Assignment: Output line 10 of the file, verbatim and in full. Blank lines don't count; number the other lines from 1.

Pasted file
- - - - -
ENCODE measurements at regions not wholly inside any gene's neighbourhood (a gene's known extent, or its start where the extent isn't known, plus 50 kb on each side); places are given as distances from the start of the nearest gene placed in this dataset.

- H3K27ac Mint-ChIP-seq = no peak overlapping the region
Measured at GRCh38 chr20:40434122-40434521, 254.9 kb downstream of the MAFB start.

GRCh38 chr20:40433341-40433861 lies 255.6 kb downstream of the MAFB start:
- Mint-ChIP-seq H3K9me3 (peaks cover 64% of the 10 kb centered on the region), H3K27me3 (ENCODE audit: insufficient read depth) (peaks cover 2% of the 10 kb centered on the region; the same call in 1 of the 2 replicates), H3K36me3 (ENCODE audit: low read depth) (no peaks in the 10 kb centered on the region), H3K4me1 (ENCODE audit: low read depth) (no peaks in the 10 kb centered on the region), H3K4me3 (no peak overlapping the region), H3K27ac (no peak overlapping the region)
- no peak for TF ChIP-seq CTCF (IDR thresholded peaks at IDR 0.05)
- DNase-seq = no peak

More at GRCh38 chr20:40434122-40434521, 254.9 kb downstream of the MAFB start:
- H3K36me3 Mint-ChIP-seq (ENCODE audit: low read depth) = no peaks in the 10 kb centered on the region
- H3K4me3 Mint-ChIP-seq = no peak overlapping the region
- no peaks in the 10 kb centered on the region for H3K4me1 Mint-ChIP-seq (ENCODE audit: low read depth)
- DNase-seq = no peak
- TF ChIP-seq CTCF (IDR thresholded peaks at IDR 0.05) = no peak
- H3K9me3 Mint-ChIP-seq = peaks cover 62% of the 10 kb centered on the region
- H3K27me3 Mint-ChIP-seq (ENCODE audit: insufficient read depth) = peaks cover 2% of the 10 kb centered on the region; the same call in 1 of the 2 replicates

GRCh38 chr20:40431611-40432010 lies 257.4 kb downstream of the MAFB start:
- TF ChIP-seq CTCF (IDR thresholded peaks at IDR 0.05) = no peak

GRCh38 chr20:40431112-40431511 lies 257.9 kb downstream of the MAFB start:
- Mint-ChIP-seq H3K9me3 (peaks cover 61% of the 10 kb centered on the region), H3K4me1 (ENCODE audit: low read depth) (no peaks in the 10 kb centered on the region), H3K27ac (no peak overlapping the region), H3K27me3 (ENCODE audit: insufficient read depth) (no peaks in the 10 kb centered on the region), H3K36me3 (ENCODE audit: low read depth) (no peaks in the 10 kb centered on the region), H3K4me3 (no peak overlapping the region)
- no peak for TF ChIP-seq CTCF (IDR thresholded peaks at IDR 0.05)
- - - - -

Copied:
- H3K4me3 Mint-ChIP-seq = no peak overlapping the region